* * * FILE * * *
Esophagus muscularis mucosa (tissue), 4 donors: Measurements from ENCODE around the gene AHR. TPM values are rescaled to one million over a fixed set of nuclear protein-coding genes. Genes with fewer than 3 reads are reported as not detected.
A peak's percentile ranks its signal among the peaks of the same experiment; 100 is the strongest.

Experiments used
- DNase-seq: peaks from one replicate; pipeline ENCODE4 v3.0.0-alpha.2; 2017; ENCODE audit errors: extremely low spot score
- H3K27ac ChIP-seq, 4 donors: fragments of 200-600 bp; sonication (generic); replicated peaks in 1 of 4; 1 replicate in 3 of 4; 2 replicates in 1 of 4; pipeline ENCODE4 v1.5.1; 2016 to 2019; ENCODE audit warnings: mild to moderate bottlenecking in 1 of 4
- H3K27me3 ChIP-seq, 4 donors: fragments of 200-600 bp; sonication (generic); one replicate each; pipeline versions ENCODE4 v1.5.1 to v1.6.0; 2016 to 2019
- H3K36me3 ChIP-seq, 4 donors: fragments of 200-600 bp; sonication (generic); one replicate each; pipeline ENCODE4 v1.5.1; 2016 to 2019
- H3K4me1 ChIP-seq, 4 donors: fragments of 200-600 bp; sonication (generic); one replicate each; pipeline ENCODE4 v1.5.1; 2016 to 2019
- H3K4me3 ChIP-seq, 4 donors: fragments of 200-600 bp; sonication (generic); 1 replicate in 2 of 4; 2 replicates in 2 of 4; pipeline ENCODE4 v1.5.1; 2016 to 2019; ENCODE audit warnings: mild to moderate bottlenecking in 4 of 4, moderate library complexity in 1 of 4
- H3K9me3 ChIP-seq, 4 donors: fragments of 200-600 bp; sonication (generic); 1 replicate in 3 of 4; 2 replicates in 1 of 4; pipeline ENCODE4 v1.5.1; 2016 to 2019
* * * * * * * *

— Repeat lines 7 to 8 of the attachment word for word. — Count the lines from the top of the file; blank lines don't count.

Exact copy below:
- H3K36me3 ChIP-seq, 4 donors: fragments of 200-600 bp; sonication (generic); one replicate each; pipeline ENCODE4 v1.5.1; 2016 to 2019
- H3K4me1 ChIP-seq, 4 donors: fragments of 200-600 bp; sonication (generic); one replicate each; pipeline ENCODE4 v1.5.1; 2016 to 2019